Scammers are out for elder adults

by | Dec 28, 2023

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  • In a survey of scam victims, Feedzai has revealed that purchase scams are the most popular scam type for over 65s in the UK with 62% falling victim, trumping investment scams (15%) and romance scams (4%)
  • A phone call is the top route for fraudsters to target unwitting consumers (26%), closely followed by Facebook and other social media channels (24%) and email (20%)
  • Nearly a third (29%) of the victims surveyed have lost between £501 – £10,000 as a result of a scam 
  • Taboo still remains, with victims feeling angry, ashamed, lonely, and afraid after falling for a scam 

Shoppers are being warned to remain vigilant when shopping this festive period as over two-thirds (62%) of scam victims over 65 have fallen to a purchase scam, research from Feedzai, the financial crime and risk management solution, has found. 

The research surveyed over 500 fraud victims over 65 in the UK to uncover the most common scam types, the ways fraudsters operated to trick their targets and the impact it had. Purchase scams significantly trump investment scams (15%) and romance scams (4%) revealing the severity of how prevalent these scams are. 

Purchase scams, where a person buys something they deem legitimate but doesn’t exist, are a popular tactic fraudsters use to trick unsuspecting shoppers. With the holiday season in full swing, bargain hunters must be cautious to ensure they are buying from legitimate websites for themselves or loved ones.

 
 

A phone call is the top route for fraudsters to target victims, with a quarter (26%) stating their scammer reached out to them via phone. The research revealed that men are more likely to fall for a fraudulent phone call, with 32% of men falling for a scam over the phone, compared to 21% of women. 

Social media has also become a hotbed for fraud in recent years. Just shy of a quarter (24%) of respondents have fallen for a scam on Facebook and other social media channels. Women over 65 have fallen for more social media scams than men, rising to nearly a third (29%) compared to 19% for men. With fake adverts and accounts flooding social media platforms, shoppers must be wary of deals that seem too good to be true on the platform and head to a legitimate website instead.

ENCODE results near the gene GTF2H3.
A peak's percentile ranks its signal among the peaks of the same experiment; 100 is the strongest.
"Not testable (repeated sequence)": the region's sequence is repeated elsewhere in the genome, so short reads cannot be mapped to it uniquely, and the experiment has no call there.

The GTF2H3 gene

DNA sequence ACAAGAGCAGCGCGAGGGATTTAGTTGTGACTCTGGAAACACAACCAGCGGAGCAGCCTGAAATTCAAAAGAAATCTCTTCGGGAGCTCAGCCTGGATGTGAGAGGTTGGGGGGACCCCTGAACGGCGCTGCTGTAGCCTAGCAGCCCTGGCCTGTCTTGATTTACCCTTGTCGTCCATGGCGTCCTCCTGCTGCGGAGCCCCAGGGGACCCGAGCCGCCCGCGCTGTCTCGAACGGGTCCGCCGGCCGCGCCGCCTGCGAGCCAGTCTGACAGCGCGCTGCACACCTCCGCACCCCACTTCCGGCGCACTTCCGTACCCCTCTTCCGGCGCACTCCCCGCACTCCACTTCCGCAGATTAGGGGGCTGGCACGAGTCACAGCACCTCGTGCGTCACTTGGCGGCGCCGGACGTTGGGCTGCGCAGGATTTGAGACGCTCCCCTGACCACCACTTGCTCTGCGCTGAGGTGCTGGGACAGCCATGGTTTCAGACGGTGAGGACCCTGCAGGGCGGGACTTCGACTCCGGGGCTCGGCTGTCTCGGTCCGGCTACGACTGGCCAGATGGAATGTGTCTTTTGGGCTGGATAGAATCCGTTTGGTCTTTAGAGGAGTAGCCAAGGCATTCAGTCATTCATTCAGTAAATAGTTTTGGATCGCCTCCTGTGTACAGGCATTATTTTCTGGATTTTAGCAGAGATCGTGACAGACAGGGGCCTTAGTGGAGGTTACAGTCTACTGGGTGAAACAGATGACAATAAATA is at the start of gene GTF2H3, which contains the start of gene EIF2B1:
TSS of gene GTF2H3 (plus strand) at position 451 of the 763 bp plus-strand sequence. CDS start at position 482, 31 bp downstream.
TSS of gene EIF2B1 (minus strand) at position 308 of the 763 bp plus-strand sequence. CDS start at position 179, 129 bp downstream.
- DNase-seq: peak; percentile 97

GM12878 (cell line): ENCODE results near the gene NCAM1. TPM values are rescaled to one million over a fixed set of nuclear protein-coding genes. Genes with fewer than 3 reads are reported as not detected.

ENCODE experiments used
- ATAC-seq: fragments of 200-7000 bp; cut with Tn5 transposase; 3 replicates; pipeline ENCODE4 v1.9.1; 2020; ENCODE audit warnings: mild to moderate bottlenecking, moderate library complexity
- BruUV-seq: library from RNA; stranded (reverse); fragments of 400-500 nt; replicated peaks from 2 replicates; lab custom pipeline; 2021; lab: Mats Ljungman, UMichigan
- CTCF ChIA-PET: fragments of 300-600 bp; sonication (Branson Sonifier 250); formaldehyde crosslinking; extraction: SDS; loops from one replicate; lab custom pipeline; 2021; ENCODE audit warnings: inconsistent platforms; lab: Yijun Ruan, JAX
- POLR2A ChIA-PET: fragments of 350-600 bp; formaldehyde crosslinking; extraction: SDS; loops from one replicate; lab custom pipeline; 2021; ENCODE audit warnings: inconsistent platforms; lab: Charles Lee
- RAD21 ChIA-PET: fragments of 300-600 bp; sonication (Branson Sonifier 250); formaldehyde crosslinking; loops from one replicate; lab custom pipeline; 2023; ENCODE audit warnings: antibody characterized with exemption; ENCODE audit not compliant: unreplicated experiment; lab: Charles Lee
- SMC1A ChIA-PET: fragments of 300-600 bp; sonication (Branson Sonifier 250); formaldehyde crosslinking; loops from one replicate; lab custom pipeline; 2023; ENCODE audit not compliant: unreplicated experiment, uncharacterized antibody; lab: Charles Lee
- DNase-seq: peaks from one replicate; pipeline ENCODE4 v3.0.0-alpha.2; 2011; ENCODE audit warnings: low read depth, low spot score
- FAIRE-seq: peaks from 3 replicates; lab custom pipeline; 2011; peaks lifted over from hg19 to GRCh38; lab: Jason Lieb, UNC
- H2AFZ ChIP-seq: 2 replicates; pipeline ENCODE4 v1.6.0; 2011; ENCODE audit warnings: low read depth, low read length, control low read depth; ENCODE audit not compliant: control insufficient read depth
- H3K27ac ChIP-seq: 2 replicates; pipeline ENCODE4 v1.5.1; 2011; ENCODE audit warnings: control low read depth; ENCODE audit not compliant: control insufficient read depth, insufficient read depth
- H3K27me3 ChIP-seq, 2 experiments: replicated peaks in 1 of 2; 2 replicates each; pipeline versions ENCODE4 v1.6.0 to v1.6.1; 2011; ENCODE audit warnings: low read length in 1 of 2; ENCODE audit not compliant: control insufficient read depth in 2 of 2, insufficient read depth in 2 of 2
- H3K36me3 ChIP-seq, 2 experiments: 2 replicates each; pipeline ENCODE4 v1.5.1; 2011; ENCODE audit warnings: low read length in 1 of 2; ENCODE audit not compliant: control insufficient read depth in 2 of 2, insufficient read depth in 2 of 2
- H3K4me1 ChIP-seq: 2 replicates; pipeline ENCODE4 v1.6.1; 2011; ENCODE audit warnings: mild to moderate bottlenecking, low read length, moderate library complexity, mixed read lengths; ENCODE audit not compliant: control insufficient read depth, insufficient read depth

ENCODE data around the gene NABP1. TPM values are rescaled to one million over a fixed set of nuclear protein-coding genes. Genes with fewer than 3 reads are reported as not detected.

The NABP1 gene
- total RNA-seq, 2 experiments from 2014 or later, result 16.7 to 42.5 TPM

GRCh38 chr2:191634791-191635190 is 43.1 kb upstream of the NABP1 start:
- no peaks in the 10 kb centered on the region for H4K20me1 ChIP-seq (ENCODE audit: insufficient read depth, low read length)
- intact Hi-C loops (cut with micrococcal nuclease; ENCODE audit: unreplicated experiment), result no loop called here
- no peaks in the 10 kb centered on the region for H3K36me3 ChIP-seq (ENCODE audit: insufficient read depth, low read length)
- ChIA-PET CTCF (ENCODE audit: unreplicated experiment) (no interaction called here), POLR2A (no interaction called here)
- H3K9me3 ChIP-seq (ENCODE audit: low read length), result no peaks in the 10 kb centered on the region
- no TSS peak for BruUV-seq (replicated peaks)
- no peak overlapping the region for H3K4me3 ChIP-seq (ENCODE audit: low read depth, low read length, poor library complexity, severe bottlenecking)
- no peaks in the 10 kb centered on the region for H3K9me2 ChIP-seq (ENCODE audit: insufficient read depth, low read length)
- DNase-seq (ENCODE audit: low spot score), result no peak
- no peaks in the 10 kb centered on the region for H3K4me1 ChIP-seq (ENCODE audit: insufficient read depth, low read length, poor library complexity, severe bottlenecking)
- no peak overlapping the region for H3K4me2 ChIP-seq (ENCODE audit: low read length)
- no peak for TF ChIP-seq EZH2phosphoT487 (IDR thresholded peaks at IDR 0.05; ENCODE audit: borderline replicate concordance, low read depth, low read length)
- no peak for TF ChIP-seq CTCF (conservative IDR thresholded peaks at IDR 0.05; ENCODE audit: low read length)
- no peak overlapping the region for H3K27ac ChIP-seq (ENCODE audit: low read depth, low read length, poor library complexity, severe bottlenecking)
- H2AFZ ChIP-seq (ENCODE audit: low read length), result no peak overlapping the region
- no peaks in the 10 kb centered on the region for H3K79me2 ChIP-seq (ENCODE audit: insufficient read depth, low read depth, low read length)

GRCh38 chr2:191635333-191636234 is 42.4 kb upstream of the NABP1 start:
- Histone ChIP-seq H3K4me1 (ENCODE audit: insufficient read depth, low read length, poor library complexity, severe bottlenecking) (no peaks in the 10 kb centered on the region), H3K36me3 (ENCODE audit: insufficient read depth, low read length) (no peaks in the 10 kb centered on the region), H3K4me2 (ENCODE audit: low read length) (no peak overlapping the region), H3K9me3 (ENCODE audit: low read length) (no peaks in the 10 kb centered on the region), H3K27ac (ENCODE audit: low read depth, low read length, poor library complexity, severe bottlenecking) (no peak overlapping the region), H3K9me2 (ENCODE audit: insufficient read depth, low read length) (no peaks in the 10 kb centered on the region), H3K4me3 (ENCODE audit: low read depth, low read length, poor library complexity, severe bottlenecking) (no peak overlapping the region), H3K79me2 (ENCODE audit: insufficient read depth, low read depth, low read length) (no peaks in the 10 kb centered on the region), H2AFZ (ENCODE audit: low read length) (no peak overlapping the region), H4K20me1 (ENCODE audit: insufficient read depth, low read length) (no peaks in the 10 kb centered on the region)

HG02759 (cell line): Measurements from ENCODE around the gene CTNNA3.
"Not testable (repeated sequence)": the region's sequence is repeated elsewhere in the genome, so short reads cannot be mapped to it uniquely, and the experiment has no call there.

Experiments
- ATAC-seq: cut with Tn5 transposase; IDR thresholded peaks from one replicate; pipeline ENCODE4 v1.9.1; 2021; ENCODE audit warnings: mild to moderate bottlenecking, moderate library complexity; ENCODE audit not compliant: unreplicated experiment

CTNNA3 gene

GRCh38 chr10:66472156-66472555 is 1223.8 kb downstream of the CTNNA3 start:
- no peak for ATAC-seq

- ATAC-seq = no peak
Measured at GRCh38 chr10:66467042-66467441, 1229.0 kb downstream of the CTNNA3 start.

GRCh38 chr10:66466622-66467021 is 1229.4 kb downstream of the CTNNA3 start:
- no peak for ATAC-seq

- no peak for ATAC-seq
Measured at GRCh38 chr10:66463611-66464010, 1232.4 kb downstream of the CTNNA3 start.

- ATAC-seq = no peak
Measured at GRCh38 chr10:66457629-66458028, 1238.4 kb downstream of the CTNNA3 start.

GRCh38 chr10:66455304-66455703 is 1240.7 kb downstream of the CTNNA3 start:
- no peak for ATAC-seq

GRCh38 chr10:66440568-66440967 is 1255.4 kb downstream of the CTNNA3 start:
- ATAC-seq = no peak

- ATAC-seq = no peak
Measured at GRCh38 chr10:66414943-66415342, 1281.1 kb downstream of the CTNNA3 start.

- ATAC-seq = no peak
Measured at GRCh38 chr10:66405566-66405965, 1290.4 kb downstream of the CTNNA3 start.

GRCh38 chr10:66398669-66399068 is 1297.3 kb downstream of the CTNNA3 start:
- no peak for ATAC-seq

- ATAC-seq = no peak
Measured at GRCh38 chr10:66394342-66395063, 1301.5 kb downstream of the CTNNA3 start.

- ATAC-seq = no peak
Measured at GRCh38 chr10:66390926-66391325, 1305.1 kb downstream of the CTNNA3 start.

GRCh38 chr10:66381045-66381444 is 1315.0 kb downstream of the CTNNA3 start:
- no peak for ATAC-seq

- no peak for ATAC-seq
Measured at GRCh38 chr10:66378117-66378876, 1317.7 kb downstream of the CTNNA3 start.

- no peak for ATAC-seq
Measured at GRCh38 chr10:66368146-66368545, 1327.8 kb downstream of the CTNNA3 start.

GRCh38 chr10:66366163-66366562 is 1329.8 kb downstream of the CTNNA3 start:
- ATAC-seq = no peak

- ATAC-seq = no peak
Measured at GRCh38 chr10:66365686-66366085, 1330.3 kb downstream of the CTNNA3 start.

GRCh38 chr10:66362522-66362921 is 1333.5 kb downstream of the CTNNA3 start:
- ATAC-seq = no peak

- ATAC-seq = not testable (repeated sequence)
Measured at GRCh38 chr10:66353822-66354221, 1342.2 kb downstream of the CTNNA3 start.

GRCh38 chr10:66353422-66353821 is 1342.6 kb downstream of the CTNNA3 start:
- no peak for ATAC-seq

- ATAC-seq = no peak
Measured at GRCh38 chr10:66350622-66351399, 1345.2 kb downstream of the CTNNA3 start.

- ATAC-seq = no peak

Scams can be emotionally devastating for victims, and taboo remains high, especially for older people. After falling for a scam, 81% felt angry, 34% ashamed, 9% afraid, and 7% felt lonely. Even more stark, the research revealed that 40% didn’t get any help or guidance after being scammed. 

 
 

Dan Holmes, Fraud SME at Feedzai said“Fraudsters are becoming ever more sophisticated in their approaches to scam consumers. With Christmas shopping in full swing, shoppers must be vigilant and careful when shopping for deals. Only shopping at legitimate websites and checking deals that are publicised on social media and over email are from a trusted source, is the first golden rule. Don’t let a fraudster ruin your holiday season.” 

Feedzai’s top five tips on how to spot a scam

#1 It seems too good to be true

 
 

Scammers often lure shoppers with offers that seem too good to be true, such as extremely low prices on high-demand items. If a deal looks like it’s significantly better than what’s offered elsewhere, it could be a red flag. Always verify the legitimacy of the offer by checking the retailer’s official site or customer reviews.

# 2 Unusual payment methods

Scammers often ask for payment through unconventional methods, such as wire transfers or gift cards. These payment methods are difficult to trace and offer little to no protection for the buyer. Stick to secure payment options like credit cards or well-known payment processors that offer buyer protection.

# 3 Suspicious profile on social media 

If you’re shopping on social media, make sure to do your due diligence on the person. Does the person selling to you have a full profile with photos and friends? If not, it could be a red flag. It’s also good to check the location of the seller, and if they’re not based in close proximity, it could be a sign you’re dealing with a fraudster. 

# 4 Check the true sender 

Scammers will often create fake emails or texts to impersonate different brands that claim to offer exclusive deals. Be cautious of messages that ask for personal information or prompt you to click on a link to get to the deal. These could be phishing attempts designed to steal your information. Always check the full email address or phone number, as it may reveal a different sender than you’d expect.

# 5 Pressure from the seller 

Fraudsters will often pile on the pressure for you to make a purchase. They may tell you that the product is running out or the deal is only running for a limited time only. Take your time and think before making a purchase. 

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